The IP Unit is looking for student research assistants, for a period of 6 months, beginning April 2016. Student research assistants will work on two of our projects: Open AIR and ASK Justice. Student research assistant duties will span the scholarly spectrum and can include: conducting literature reviews; creating surveys and other tools; collecting, managing and analysing data; co-writing peer reviewed articles and media materials; co-presenting findings; and assisting with the management of Unit activities within a broader organisational structure. Student research assistants will also be encouraged and supported to conduct their own original research, under the direction and mentorship of academics based at UCT and/or other participating faculty, and could receive authorial or co-authorial credit. These activities will build academic skills like research methods, theory building, and scholarly publishing. Student research assistants will also have administrative duties within Open AIR and ASK Justice in order to help build highly transferable professional skills such as leadership and teamwork, project management, and community engagement. Student research assistants are expected to work, at the IP Unit, for up to 35 hours per month. The full job advertisement is available here. The deadline for applications is 31 March 2016.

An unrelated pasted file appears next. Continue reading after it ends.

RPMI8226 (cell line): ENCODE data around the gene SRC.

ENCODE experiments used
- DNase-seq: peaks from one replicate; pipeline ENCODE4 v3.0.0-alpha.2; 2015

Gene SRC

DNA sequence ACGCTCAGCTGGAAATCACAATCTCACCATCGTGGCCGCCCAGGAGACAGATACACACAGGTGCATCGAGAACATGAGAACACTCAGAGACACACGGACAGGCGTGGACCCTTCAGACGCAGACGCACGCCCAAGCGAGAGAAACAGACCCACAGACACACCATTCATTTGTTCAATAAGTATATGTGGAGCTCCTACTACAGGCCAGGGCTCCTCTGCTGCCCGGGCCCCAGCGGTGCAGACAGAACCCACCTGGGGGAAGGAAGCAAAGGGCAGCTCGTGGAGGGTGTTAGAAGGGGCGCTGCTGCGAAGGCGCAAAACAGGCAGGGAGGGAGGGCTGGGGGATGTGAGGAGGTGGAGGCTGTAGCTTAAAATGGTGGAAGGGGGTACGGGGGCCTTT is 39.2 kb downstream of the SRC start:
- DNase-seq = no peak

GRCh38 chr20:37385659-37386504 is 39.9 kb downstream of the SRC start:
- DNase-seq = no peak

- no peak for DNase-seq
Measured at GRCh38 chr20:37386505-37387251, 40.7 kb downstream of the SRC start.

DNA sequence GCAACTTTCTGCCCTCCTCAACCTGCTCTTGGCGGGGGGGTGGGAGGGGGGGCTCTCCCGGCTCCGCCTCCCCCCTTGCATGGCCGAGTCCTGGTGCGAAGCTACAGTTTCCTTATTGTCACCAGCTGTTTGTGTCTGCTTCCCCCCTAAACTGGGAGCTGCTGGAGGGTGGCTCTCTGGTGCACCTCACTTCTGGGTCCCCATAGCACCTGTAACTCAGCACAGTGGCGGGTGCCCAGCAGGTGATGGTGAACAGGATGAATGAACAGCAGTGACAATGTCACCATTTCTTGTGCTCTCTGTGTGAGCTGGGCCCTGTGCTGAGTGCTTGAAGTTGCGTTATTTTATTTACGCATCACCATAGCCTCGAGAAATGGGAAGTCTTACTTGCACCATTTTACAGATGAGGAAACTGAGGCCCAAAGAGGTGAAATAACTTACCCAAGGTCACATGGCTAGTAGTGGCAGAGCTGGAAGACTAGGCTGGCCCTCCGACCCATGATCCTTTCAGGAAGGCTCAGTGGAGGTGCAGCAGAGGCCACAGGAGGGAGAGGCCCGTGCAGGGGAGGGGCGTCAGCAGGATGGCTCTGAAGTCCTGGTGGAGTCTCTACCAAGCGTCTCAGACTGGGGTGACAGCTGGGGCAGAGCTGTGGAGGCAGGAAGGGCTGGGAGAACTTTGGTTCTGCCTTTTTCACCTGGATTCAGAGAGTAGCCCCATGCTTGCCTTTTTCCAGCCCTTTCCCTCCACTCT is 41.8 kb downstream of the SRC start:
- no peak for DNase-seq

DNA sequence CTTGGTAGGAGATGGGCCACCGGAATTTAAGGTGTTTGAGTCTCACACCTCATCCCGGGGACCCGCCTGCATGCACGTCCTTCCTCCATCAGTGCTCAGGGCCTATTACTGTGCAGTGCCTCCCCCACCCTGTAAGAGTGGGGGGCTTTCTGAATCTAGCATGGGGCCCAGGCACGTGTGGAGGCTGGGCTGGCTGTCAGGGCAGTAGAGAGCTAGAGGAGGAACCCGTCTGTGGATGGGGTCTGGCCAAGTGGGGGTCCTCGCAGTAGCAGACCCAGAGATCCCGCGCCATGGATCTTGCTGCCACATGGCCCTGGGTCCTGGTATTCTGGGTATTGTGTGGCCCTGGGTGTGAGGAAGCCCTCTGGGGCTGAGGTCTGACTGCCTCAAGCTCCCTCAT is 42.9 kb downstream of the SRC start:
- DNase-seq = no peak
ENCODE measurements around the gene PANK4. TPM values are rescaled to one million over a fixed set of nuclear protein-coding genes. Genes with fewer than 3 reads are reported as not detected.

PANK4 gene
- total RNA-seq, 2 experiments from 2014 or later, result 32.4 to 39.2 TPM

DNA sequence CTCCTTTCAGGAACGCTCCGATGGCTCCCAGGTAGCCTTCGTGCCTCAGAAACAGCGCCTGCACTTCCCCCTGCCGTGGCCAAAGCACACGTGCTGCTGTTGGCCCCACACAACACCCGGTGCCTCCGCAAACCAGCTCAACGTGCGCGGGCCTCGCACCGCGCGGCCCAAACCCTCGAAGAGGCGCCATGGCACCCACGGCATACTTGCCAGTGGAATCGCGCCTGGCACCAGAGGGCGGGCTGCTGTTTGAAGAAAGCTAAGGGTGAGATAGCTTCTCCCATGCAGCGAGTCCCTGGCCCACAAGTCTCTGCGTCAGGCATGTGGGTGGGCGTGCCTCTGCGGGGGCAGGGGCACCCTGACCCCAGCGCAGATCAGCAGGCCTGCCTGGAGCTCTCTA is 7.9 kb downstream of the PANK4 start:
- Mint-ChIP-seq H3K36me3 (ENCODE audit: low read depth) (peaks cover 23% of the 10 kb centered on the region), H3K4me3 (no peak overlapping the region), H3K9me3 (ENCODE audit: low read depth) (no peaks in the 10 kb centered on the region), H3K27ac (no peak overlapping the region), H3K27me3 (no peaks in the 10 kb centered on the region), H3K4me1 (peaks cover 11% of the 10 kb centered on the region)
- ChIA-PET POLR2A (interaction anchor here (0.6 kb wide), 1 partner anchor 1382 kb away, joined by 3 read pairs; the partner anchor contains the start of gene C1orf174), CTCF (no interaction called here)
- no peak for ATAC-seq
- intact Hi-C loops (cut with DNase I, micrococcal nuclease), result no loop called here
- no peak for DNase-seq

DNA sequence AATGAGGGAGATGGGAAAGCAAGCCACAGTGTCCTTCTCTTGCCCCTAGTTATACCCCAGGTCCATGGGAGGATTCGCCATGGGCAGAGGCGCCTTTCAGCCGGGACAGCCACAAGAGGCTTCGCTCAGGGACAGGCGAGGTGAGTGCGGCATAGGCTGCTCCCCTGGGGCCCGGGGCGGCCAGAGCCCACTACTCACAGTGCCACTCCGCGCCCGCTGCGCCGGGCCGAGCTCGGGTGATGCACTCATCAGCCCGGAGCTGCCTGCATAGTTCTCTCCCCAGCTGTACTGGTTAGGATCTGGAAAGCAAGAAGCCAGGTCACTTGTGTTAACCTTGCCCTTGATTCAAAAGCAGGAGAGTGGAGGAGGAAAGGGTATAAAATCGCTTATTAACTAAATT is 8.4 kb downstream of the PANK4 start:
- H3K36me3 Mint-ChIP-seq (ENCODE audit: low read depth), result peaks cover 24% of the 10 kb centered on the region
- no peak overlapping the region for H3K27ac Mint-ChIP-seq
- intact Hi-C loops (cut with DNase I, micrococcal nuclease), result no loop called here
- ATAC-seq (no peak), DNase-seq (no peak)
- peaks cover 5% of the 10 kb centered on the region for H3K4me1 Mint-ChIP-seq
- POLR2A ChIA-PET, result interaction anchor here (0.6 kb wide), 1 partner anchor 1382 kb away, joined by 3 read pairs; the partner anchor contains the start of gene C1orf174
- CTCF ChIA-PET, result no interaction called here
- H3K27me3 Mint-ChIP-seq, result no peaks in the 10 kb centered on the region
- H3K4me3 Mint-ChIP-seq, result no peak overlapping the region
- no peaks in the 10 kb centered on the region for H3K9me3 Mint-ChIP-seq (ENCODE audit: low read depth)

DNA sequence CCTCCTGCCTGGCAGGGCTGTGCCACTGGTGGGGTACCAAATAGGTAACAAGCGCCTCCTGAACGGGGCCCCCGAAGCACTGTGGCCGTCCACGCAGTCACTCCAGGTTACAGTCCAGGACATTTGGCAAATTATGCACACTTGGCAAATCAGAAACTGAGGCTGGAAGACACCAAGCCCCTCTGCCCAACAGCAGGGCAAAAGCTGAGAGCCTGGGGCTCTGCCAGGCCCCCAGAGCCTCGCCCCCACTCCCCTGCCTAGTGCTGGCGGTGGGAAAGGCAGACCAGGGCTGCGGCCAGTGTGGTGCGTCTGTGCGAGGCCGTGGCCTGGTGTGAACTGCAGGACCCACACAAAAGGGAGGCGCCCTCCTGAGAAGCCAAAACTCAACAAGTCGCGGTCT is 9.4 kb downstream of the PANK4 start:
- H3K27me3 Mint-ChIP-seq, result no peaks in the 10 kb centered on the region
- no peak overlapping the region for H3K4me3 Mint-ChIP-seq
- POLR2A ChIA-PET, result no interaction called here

The IP Unit, in collaboration with Wikimedia ZA and WikiAfrica, will host two Edit-a-Thons in Cape Town at the end of this month as part of the Wiki Primary School Project. The Wiki Primary School Project is a joint research project carried out by the IP Unit and SUPSI – The University of Applied Sciences and Arts of Southern Switzerland, with the support of South Africa’s NRF and the Swiss National Science Foundation (SNSF).
The University of Cape Town&'s Intellectual Property (IP) Unit strives to add an African voice to the global debate on IP-related issues. Our focus is on examining the link between IP, innovation, development and public policy.We aim at creating a leading IP programme in Africa that translates cutting edge research into excellent teaching and increases the number of highly-skilled African IP experts. Important issues range from the way in which we access and share knowledge to strategies how to commercialise inventions and avoid misappropriation. IP is a key determinant of human development, economic growth and competitiveness; and IP rules impact on various public policy areas including health, research and development, bio-diversity, clean technologies, food security, and education.